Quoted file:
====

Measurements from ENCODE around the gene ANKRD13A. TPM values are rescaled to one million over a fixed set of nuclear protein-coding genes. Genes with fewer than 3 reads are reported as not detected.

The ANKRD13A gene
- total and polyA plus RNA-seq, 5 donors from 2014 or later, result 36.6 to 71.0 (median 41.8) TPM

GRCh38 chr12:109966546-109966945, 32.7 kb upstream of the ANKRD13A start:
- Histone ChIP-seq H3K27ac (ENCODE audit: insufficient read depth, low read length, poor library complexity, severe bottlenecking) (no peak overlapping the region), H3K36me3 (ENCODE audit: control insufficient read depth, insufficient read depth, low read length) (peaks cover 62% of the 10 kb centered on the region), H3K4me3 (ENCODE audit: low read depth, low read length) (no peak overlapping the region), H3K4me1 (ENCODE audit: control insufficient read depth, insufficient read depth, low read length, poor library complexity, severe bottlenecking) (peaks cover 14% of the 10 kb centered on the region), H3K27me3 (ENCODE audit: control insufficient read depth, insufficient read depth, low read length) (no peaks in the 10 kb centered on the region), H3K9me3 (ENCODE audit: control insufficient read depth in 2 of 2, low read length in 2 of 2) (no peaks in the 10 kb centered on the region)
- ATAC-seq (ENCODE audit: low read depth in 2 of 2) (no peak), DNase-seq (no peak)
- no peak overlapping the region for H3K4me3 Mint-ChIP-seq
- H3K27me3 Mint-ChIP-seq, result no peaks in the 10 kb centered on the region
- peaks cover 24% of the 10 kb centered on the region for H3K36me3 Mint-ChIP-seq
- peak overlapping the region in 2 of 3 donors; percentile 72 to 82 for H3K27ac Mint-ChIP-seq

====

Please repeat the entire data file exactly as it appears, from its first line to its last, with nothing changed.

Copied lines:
Measurements from ENCODE around the gene ANKRD13A. TPM values are rescaled to one million over a fixed set of nuclear protein-coding genes. Genes with fewer than 3 reads are reported as not detected.

The ANKRD13A gene
- total and polyA plus RNA-seq, 5 donors from 2014 or later, result 36.6 to 71.0 (median 41.8) TPM

GRCh38 chr12:109966546-109966945, 32.7 kb upstream of the ANKRD13A start:
- Histone ChIP-seq H3K27ac (ENCODE audit: insufficient read depth, low read length, poor library complexity, severe bottlenecking) (no peak overlapping the region), H3K36me3 (ENCODE audit: control insufficient read depth, insufficient read depth, low read length) (peaks cover 62% of the 10 kb centered on the region), H3K4me3 (ENCODE audit: low read depth, low read length) (no peak overlapping the region), H3K4me1 (ENCODE audit: control insufficient read depth, insufficient read depth, low read length, poor library complexity, severe bottlenecking) (peaks cover 14% of the 10 kb centered on the region), H3K27me3 (ENCODE audit: control insufficient read depth, insufficient read depth, low read length) (no peaks in the 10 kb centered on the region), H3K9me3 (ENCODE audit: control insufficient read depth in 2 of 2, low read length in 2 of 2) (no peaks in the 10 kb centered on the region)
- ATAC-seq (ENCODE audit: low read depth in 2 of 2) (no peak), DNase-seq (no peak)
- no peak overlapping the region for H3K4me3 Mint-ChIP-seq
- H3K27me3 Mint-ChIP-seq, result no peaks in the 10 kb centered on the region
- peaks cover 24% of the 10 kb centered on the region for H3K36me3 Mint-ChIP-seq
- peak overlapping the region in 2 of 3 donors; percentile 72 to 82 for H3K27ac Mint-ChIP-seq